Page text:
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grouper1

[groo-per] /ˈgru pər/
noun, plural (especially collectively) grouperer (especially referring to two or more kinds or species), groupers.
1.
any of various sea basses of the family Serranidae, especially of the genera Epinephelus and Mycteroperca, of tropical and subtropical seas.
Origin
1680-1690
1680-90; < Portuguese garupa, of uncertain origin

grouper2

[groo-per] /ˈgru pər/
noun
1.
a member of a group, as of tourists.
2.
Slang. a member of a group of usually young and single persons who rent and share a house or apartment, as at a summer resort.
Origin
1930-35; group + -er1
Dictionary.com Unabridged
Based on the Random House Dictionary, © Random House, Inc. 2014.
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Examples from the web for grouper
  • grouper, a new list-sharing service, taps into similar sources.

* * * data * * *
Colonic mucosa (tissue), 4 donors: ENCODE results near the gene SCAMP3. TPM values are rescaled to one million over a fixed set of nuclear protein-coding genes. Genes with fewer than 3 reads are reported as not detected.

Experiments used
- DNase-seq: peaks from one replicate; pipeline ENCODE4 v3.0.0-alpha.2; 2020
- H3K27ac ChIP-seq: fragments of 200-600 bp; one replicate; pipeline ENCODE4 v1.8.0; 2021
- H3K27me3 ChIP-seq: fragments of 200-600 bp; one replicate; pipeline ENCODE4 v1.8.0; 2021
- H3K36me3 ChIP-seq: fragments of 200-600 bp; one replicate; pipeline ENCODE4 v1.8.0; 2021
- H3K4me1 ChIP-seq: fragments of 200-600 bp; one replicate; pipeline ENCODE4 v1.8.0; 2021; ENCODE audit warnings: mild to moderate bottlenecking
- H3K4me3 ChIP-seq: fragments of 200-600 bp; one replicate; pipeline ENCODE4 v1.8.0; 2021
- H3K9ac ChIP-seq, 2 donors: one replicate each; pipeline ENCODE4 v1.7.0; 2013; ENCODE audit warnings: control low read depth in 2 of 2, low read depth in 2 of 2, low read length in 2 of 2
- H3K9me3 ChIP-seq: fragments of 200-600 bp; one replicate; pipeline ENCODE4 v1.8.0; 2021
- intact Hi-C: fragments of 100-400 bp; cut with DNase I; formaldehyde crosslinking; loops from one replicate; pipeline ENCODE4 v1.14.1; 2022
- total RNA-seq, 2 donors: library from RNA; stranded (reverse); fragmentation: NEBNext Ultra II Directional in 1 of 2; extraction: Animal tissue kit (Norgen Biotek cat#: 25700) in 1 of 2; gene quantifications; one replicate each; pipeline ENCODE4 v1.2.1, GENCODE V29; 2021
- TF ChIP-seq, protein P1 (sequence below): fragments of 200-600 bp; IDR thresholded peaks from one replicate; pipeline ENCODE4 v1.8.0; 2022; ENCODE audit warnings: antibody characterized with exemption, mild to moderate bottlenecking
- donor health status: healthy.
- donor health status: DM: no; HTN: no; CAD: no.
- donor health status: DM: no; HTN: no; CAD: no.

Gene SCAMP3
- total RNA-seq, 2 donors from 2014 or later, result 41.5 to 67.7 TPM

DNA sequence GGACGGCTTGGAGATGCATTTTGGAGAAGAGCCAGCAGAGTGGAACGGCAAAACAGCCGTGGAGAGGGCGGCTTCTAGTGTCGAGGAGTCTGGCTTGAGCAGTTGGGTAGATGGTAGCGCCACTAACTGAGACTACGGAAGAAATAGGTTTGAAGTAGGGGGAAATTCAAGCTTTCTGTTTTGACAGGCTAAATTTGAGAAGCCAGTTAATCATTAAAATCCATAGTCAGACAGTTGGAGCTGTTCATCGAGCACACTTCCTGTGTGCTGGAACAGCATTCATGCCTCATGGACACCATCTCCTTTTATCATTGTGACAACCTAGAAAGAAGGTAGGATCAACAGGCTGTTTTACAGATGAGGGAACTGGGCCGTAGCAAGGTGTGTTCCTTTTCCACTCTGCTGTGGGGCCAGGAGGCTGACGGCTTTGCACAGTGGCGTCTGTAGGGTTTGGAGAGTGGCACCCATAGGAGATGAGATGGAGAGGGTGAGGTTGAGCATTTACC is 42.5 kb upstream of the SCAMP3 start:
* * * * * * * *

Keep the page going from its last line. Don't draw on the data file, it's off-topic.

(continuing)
• Several species, such as gag grouper, are particularly vulnerable during late winter when they form spawning aggregations.
  • Red grouper and jewfish, however have diets that differ dramatically from gag and graysby.
British Dictionary definitions for grouper

groper

/ˈɡrəʊpə/
noun (pl) -er, -ers
1.
any large marine serranid fish of the genus Epinephelus and related genera, of warm and tropical seas Also called garoupa
Word Origin
C17: from Portuguese garupa, probably from a South American Indian word

grouper

/ˈɡruːpə/
noun
1.
a variant of groper
Collins English Dictionary - Complete & Unabridged 2012 Digital Edition
© William Collins Sons & Co. Ltd. 1979, 1986 © HarperCollins
Publishers 1998, 2000, 2003, 2005, 2006, 2007, 2009, 2012
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Word Origin and History for grouper
n.

type of fish, 1690s, from Portuguese garupa, of unknown origin, probably of South American Indian origin, perhaps from a word in Tupi.

Online Etymology Dictionary, © 2010 Douglas Harper
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